Healthier and happier: Surgical weight loss patients recount life-changing surgery
Patients who underwent minimally invasive weight loss surgery at the Georgetown Public Hospital Corporation (GPHC), say the healthy lifestyle they now lead has greatly improved their confidence.
Teekah Singh, 33, and Sharon Stevenson, 56, were the first and second patients to undergo the life-changing laparoscopic bariatric surgery at the hospital.
On Wednesday, the pair agreed that their health has significantly improved; they encouraged others to follow a diet plan and embrace a healthy lifestyle.
The surgery is geared to reduce the stomach, therefore making it easier for persons to consume less, easily decreasing their chances of over-eating.
Singh was recommended the surgery after he tried dieting but didn’t lose weight. The surgery, a first of its kind performed locally, was carried out in February 2022.
“Life was normal- I had my size but (I was) active because of my work, but I kept getting bigger and bigger. Then I came to the hospital to see Dr. Ramcharran [the surgery consultant] and then he related to me about the loss weight surgery,” Singh said.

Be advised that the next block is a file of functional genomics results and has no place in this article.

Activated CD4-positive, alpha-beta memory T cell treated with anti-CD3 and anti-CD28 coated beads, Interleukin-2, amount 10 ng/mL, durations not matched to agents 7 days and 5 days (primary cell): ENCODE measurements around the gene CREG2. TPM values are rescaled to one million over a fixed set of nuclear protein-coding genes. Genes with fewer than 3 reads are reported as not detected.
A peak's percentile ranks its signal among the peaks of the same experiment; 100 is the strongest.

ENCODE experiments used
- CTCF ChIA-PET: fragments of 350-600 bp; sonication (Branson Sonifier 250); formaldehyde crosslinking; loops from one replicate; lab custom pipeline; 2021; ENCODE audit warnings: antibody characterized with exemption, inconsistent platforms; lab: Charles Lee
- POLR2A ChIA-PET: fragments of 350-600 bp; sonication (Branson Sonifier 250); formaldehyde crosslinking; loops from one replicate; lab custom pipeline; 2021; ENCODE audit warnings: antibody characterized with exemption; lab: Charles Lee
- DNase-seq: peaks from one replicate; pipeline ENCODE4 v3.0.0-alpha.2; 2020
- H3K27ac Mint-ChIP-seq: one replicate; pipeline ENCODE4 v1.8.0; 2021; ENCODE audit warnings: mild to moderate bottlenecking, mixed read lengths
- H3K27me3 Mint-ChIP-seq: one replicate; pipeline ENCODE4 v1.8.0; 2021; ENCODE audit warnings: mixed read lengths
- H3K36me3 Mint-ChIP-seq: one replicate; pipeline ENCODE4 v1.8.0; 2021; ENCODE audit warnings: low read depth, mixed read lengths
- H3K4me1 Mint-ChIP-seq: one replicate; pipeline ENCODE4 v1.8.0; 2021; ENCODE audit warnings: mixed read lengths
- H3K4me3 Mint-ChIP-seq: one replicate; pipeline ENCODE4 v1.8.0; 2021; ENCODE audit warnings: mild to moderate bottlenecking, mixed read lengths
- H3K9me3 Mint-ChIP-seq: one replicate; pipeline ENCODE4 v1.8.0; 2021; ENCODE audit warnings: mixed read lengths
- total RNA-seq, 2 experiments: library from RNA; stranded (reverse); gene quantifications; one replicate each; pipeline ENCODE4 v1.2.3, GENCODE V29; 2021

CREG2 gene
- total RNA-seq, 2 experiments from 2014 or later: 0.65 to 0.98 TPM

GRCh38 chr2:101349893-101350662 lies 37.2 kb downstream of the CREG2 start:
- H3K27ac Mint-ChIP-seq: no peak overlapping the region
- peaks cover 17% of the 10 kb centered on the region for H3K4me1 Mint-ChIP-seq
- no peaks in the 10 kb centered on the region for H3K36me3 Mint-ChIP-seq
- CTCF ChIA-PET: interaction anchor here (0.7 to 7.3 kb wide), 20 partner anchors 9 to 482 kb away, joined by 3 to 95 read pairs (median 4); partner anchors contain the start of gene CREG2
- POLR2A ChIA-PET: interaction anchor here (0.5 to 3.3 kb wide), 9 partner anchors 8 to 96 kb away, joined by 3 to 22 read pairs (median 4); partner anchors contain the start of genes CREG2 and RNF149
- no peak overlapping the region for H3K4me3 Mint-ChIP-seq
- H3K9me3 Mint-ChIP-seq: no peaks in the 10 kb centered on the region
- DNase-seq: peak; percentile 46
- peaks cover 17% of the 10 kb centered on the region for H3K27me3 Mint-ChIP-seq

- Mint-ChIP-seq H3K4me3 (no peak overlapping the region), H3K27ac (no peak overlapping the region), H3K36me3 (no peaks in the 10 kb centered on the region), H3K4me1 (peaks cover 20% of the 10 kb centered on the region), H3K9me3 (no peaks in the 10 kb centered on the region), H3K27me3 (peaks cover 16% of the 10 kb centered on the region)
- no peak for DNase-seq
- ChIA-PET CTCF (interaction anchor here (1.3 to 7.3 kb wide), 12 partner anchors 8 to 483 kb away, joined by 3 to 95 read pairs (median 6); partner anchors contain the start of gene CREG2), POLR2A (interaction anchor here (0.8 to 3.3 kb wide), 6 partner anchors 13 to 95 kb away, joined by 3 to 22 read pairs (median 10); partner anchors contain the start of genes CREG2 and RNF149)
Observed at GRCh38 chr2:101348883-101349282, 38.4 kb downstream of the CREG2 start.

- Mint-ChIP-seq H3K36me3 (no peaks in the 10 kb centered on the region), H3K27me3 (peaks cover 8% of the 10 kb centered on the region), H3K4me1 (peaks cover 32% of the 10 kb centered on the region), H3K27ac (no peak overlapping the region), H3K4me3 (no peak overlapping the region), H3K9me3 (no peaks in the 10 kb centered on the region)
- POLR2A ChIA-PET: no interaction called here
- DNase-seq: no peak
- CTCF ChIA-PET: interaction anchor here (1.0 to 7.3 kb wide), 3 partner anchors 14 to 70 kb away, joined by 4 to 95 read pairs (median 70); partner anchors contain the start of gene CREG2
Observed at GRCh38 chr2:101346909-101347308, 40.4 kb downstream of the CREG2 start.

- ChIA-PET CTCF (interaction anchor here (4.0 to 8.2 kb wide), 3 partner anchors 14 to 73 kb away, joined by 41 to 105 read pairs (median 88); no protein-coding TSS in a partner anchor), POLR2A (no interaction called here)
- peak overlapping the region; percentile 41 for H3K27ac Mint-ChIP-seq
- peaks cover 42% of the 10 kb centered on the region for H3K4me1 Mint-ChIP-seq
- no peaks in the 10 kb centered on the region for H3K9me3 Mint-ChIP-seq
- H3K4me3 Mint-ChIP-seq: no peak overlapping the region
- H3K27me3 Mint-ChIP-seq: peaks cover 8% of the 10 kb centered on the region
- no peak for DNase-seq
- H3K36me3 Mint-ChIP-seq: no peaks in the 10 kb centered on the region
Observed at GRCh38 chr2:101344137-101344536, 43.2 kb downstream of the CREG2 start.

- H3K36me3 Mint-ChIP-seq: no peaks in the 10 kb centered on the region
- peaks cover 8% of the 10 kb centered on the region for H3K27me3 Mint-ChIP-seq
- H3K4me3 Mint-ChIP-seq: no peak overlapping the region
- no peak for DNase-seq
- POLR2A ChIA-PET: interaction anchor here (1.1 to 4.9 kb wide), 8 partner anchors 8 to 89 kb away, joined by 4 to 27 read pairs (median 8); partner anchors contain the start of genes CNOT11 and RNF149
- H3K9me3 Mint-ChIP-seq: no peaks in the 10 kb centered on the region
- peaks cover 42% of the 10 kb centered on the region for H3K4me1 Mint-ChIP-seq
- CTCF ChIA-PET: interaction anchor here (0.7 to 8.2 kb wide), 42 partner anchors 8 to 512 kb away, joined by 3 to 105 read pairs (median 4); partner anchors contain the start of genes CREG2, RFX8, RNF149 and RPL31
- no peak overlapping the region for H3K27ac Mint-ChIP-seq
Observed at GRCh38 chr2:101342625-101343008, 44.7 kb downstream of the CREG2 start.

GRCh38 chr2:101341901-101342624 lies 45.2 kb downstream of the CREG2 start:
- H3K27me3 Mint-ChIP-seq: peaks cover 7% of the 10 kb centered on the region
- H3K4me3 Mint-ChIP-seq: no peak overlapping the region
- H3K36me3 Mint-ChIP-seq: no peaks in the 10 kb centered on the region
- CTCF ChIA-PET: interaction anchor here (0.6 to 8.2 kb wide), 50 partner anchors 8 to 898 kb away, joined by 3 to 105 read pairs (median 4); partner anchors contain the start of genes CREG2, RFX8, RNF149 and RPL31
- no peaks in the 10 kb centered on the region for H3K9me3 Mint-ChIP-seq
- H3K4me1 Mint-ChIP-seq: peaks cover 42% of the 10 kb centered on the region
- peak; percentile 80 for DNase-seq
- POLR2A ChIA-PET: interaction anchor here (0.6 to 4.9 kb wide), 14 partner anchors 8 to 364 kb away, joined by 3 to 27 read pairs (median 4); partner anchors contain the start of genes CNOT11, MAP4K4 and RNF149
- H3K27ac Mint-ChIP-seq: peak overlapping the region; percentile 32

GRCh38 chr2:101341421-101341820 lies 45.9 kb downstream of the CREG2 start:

He underwent a diet plan but with no progress in losing weight, Singh was approved for surgery.
He satisfied several requirements, including clinical tests and doctors’ visits to ensure he was fit for the procedure.
“After the surgery it was strictly liquid [foods] for about three months. And then we moved to softer foods like soup.
“I could eat any kind of food but not a large amount. I am far slimmer and more agile and more proud,” Singh said.
Meanwhile, Stevenson’s obesity prevented her from being able to walk properly and she also had other complications, which were all determining factors for her to undergo the surgery in August, 2022.
As a result of having hypertension and diabetes, she joined the clinic. Soon after, she was recommended for the surgery because she was obese.
“I couldn’t move about so agile, but now since the surgery I can breathe now. I’m doing everything as normal. Before this surgery, I didn’t know how difficult it was moving around with that size. But now I see the difference so you have to keep it up,” Stevenson said.
She added, “I was so proud that I got this surgery done and I feel so good. I will keep it up.”
Persons who have had the surgery eat a lower amount of food, which helps weight-loss and according to both Singh and Stevenson, being able to walk and move without restriction has transformed their lives.